Feb. 19, 2019Print | PDF
Last week, four undergraduate students from the Lazaridis School of Business & Economics competed against 19 other well-recognized business schools from around the world in the University of Florida’s Heavener International Case Competition (HICC).
Samantha Sells, Daniel Roytman, Ruslan Nikolaev and Stephany Desroches impressed judges, faculty and fellow competitors, ultimately winning silver overall. The students were selected from within the JDCC team and coached by Associate Professor Sofy Carayannopoulos and Srin Sridharan (BBA '14).
"I was incredibly impressed by how quickly the students were able to ramp up," said Carayannopoulos. "It’s a testament to how smart they are and how hard they work. Their performance has added to Laurier’s international brand recognition and equity. I am very proud of them."
The invitation-only competition draws applications from around the world. This was the first year the Lazaridis School was invited, joining schools from Oceania, Europe, Asia and North America.
"I was incredibly impressed by how quickly the students were able to ramp up. It’s a testament to how smart they are and how hard they work."
The week consisted of a couple of days of social activities and four days of intense case competition. Schools were first placed into one of four divisions.
In round one, students had five hours to resolve a case on Sesco. Instead of a traditional presentation, they had five minutes to communicate their recommendation “board-room style” while sitting across from the judges and using only a consulting placemat (one letter-size sheet of paper) for visual support. This was followed by 15 minutes of questions. The Lazaridis School team ranked first in its division.
"We were all really excited to compete in Florida for the first time," said Sells. "The format of the competition was completely different from ones we had done in the past. It really challenged us to distill our ideas while still having all the rigorous details ready for the strenuous Q and A periods. It took a lot of hard work, but we all found it very rewarding as this format is more reflective of 'real life' business meetings."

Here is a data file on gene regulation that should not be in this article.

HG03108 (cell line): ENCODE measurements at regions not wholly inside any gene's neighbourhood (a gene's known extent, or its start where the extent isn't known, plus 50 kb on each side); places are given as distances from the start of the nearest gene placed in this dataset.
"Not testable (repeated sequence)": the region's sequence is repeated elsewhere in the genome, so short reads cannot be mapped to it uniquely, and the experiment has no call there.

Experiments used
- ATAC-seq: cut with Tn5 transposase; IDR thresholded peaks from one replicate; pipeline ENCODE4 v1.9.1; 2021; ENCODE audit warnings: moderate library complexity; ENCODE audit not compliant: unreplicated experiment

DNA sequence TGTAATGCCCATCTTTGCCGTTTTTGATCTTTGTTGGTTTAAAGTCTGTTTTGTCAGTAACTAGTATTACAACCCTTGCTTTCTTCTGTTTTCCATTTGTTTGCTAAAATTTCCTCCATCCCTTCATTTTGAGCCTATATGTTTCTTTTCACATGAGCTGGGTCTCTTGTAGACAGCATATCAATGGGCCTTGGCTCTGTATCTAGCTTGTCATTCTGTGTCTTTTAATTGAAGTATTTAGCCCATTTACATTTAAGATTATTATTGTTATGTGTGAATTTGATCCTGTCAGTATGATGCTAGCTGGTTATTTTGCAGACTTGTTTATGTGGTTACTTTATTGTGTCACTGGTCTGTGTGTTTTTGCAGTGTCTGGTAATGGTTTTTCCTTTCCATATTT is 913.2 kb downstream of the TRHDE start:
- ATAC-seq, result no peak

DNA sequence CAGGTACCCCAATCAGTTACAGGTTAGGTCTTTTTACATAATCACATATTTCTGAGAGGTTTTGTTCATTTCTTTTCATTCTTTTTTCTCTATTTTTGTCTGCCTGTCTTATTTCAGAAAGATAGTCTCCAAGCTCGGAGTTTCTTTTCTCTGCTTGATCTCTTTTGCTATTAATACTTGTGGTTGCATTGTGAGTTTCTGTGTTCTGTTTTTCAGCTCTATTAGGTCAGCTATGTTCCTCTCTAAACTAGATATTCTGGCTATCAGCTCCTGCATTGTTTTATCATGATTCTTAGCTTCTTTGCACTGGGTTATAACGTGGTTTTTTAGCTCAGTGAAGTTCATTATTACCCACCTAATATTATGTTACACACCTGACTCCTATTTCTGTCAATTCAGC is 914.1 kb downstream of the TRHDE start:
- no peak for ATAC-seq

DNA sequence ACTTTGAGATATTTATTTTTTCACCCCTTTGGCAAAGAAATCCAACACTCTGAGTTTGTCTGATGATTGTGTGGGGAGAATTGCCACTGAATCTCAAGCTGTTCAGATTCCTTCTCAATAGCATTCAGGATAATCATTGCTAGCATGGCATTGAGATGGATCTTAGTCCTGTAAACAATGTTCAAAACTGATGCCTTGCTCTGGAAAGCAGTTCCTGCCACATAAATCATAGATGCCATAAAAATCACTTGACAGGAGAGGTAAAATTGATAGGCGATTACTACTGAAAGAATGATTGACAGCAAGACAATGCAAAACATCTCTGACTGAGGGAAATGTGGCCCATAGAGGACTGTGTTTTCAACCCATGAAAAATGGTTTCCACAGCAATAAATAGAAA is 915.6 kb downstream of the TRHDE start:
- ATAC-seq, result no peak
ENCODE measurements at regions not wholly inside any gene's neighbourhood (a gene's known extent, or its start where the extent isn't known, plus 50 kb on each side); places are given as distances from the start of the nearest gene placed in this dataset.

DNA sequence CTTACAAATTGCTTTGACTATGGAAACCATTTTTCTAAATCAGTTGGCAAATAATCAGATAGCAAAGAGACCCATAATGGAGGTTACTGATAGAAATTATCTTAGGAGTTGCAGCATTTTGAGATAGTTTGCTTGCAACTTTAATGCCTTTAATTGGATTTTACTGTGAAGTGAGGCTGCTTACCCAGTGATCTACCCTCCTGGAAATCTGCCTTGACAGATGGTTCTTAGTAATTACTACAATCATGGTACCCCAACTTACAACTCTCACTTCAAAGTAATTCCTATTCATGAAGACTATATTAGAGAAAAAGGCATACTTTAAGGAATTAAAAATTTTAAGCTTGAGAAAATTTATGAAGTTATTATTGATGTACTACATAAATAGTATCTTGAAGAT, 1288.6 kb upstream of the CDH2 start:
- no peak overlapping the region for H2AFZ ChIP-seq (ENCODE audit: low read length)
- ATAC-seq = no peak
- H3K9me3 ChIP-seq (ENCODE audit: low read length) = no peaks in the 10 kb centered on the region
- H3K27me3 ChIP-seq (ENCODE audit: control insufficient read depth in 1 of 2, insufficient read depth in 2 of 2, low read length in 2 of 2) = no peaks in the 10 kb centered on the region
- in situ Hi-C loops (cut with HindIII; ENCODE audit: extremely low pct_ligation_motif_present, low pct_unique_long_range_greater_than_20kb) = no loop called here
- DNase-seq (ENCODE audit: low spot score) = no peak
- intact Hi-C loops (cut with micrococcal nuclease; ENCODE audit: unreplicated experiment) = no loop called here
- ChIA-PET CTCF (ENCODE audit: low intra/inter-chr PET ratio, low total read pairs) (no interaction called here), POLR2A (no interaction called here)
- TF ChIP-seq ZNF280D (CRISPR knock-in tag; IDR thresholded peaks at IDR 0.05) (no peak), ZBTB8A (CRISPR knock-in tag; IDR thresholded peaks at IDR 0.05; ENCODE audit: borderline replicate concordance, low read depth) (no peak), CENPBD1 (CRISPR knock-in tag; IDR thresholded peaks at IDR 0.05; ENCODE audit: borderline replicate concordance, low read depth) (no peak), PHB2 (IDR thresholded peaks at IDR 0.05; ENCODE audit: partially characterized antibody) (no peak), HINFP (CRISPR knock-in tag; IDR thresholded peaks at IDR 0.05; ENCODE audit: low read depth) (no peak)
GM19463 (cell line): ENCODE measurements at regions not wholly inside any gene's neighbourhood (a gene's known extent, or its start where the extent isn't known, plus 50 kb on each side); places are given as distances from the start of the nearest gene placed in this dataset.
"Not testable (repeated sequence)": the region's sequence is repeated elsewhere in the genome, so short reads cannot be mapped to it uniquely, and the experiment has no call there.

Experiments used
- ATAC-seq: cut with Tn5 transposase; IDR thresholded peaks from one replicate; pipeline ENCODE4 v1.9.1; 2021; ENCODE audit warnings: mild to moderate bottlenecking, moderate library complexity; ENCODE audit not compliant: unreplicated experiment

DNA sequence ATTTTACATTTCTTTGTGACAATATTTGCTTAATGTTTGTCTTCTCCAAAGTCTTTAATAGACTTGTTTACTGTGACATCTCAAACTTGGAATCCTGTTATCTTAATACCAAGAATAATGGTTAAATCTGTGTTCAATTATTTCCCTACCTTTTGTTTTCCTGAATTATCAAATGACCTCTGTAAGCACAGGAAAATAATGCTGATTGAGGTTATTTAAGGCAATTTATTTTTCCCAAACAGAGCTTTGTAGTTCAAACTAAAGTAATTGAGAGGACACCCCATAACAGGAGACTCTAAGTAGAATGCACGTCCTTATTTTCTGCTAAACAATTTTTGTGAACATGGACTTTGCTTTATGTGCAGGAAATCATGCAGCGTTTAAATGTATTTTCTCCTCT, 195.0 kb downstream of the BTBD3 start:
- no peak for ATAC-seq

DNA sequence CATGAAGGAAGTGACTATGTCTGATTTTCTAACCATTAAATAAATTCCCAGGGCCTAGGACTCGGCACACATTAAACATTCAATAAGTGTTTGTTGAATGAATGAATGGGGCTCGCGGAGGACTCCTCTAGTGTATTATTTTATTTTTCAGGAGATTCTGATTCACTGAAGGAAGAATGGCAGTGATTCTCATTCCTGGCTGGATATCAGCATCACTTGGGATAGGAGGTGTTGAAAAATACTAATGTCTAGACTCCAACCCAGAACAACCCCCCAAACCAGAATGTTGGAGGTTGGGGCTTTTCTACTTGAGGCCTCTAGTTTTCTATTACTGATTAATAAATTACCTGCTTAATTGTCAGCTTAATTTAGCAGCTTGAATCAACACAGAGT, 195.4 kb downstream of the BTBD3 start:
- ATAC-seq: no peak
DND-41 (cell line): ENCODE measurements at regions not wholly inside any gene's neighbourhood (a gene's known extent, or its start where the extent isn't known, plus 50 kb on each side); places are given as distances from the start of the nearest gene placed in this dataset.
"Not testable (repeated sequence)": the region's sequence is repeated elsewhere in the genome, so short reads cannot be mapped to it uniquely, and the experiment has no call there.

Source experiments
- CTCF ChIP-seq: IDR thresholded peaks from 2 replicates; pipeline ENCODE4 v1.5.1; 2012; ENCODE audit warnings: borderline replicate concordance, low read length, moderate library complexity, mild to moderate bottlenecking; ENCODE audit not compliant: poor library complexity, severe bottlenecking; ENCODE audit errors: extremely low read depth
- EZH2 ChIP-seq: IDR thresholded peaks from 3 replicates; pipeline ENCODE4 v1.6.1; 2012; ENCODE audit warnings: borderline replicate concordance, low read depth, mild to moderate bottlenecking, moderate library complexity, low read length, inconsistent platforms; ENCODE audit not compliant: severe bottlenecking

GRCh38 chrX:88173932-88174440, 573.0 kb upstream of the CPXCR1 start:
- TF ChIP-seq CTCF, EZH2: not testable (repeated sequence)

"It was great to take our learning from Laurier, apply it to cases that other schools were tackling and see our respective strengths and weaknesses. It was a unique learning opportunity that has enhanced my undergraduate experience."
The second-round case was on Northrop Grumman. Students had 26 hours to research and develop solutions and had 10 minutes and 15 slides to communicate their recommendations. The top team from each division advanced to finals and had to deliver their solutions in five minutes followed by a 25-minute question period.
"The experience was amazing – it challenged and enabled us to measure our performance against international schools," said Roytman. "It was great to take our learning from Laurier, apply it to cases that other schools were tackling and see our respective strengths and weaknesses.
"It was a unique learning opportunity that has enhanced my undergraduate experience, especially learning to approach problems in high-pressure environments and seeing how others internationally do it as well."